This article is part of a series. I would recommend reading the articles in order, starting with “Modern IT Ecosystem”, which provides the required framing.

As a brief reminder, this series aims to explore the “art of the possible” if an enterprise business could hypothetically rebuild IT from the ground up, creating a modern IT ecosystem.

Within this article, I will highlight my proposed positioning for key Line of Business Applications, specifically Enterprise Resource Planning (ERP), Human Capital/Resourcing, Customer Relationship Management (CRM), Regulated Content and Data Management and Service Integration and Management (SIAM).

Introduction

The terminology “Line of Business Application” is not consistently defined, in the context of this article, I will use the term to describe a “mission-critical” application that supports a key business capability.

The typical business value chain includes many highly industrialised processes, covering Research & Development, Manufacturing, Commercial and Global Services. For example, Enterprise Resource Planning (ERP), Human Capital Management (HCM), Customer Relationship Management (CRM), etc. These are critical processes to any business, but could also be considered a commodity.

With this in mind, my philosophy would be to prioritise highly scalable, efficient and reliable services, instead of looking to differentiate where there is minimal competitive advantage.

Enterprise Resource Planning (ERP)

With the previously defined business characteristics in mind, I would position SAP S/4HANA as my Enterprise Resource Planning (ERP) solution, used to manage and track core business processes, resources (cash, materials, production capacity) and operations. The diagram below outlines which capabilities would be supported by SAP, highlighting core components (dark blue) and bolt-ons (light blue).

SAP S/4HANA

SAP can be an incredibly complex beast, therefore my preference would be to embrace the capabilities found in S/4HANA, avoiding (where possible) custom configuration.

My single instance of SAP would be hosted by Virtustream, who have a wealth of experience deploying and supporting SAP for large enterprise customers within their specialist (purpose-built) cloud.

I did explore the use of a Public Cloud provider (e.g. Azure) for SAP hosting but prioritised Virtustream based on the following value positioning.

  • Hosting/Basis: Virtustream deliver unified (one-vendor) SAP Hosting and Basis.

  • Full Stack: Virtustream would be accountable for the full technology stack and therefore not reliant on a third-party Public Cloud (e.g. Azure).

  • Experience/Expertise: Outside of SAP, Virtustream has the most experience deploying/supporting SAP.

  • Cost Effective: Virtustream leverage a unique consumption-based commercial model, delivered via fine-grained measurement of compute, memory, network and storage resources.

  • Hybrid Multi-Cloud: Virtustream is Public Cloud agnostic (reducing lock-in and protecting against data transit costs).

  • Architecture Alignment: Virtustream partner with Equinix, who I have positioned as my Colocation Data Centre provider.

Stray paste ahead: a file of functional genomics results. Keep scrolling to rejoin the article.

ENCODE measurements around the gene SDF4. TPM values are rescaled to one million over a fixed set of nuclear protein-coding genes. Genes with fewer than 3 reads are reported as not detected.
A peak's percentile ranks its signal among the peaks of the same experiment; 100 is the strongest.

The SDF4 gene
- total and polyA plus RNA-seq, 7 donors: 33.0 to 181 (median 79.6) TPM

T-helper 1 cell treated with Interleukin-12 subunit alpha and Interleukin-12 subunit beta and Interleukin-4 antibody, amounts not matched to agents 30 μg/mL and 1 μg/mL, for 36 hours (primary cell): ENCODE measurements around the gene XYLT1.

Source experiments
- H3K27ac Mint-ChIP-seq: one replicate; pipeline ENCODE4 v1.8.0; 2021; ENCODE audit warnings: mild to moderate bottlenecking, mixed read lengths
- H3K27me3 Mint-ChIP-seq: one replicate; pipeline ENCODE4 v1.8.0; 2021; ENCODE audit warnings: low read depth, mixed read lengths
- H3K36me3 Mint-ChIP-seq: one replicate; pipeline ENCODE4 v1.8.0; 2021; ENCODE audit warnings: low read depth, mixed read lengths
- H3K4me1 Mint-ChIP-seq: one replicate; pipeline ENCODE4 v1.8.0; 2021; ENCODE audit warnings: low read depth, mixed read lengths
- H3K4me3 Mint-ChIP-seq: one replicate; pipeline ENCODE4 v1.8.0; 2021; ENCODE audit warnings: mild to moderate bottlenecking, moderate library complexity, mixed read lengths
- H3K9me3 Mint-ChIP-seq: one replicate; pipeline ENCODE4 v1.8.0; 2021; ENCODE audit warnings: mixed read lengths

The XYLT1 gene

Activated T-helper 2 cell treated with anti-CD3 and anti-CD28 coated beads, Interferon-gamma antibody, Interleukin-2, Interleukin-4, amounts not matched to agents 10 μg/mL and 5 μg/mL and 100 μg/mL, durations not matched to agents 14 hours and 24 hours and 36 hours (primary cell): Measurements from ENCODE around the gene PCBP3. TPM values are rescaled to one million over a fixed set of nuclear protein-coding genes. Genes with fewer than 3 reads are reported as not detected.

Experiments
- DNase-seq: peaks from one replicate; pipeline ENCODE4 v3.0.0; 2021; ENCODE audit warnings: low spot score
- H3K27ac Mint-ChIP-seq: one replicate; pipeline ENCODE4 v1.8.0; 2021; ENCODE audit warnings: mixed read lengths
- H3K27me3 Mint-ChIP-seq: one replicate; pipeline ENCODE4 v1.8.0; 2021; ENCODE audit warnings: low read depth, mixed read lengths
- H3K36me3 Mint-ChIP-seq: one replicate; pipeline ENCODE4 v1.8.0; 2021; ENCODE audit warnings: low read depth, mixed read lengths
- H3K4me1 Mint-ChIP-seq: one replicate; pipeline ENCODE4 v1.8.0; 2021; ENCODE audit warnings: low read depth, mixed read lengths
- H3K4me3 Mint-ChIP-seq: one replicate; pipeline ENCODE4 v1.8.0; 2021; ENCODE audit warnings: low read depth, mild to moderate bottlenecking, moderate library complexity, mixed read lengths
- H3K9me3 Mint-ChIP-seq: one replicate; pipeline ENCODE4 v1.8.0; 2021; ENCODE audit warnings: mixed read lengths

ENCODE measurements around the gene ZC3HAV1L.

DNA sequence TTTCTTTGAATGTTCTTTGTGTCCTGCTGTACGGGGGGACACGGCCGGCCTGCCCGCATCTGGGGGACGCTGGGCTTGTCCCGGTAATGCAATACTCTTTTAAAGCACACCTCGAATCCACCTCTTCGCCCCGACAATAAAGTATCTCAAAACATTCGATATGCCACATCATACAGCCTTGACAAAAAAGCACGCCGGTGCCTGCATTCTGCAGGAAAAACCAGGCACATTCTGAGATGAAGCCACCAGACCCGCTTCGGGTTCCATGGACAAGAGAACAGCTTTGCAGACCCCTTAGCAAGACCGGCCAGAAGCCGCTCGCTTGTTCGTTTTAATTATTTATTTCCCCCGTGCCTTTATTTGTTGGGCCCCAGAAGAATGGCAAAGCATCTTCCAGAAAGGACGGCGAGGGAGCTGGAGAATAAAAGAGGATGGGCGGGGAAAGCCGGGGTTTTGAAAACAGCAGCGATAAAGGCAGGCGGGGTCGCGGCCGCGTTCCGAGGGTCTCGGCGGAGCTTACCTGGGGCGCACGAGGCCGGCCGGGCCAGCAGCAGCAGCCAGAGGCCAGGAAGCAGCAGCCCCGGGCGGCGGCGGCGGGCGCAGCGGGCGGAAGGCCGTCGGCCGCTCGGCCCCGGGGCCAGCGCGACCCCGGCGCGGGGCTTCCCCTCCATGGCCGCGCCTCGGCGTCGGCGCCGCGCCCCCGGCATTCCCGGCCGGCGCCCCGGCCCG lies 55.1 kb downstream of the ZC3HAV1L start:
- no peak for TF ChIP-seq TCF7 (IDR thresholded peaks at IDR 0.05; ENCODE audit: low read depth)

• Performance: Virtustream would peer with the Equinix ECX Fabric, enabling a cost-effective fibre cross-connect.

  • Dell Partnership: Virtustream are part of Dell Technologies, maximising my previously described investments across Dell Server, Dell Client, VMware and RSA.

With Virtustream, the business would get a fully-managed SAP instance (SaaS-like) and the benefits of a cloud (utility compute) cost model, combined with cost-effective “LAN-like” performance, that would not penalise for data transit.

The diagram below provides a high-level overview of my proposed Virtustream SAP Hosting architecture.

Virtustream

As depicted, the proposed architecture includes multiple user interaction points, including traditional VPN/VDI via the Colocation Data Centre infrastructure, as well as Direct Internet Access (DIA) for Cloud-Native (Web/API) interactions (embracing SAP Fiori).

Human Capital/Resourcing

I would position Workday as my unified platform for Human Capital/Resourcing, covering Human Capital Management (HCM), Human Resource Management (HRM) and Human Resource Planning (HRP).

  • Human Capital Management (HCM): A set of practices related to people resource management. These practices focus on the business need to provide specific competencies, covering workforce acquisition, workforce management and workforce optimisation.

  • Human Resource Management (HRM): The strategic approach to the effective management of people in a business, enabling a competitive advantage.

  • Human Resource Planning (HRP): The process of forecasting the future human resource requirements of the business and optimising the existing human resource capacity to meet specific business requirements.

Workday would support the following key business capabilities:

  • Recruiting
  • Onboarding
  • Payroll
  • Timekeeping
  • Benefits
  • Compensation
  • Talent Management/Succession
  • Organisation Management (Joiners, Movers, Leavers)
  • Performance Management
  • Reporting (HR, Headcount, Trending Workforce data, etc.)

Workday is a SaaS platform, with a strong focus on integrations (Workday API Documentation). Alongside SAP, it would become a primary source system of my proposed Identify Access Management (IAM) architecture.

Customer Relationship Management (CRM)

I would position Veeva CRM and Veeva Network for Customer Relationship Management (CRM) and Customer Master Data Management.

Veeva CRM is a vertical built on Salesforce.com, delivering specific capabilities for life sciences (the industry I selected as part of my previously defined business characteristics).

Over the years, Veeva CRM has become the “de facto” standard for Customer Relationship Management across life sciences, delivering advanced mobility, multichannel capabilities and real-time insights for sales teams. Looking outside of life sciences, if a clear market leader does not exist, I would explore Salesforce.com Sales Cloud and/or Microsoft Dynamics (depending on the business requirements and wider investments).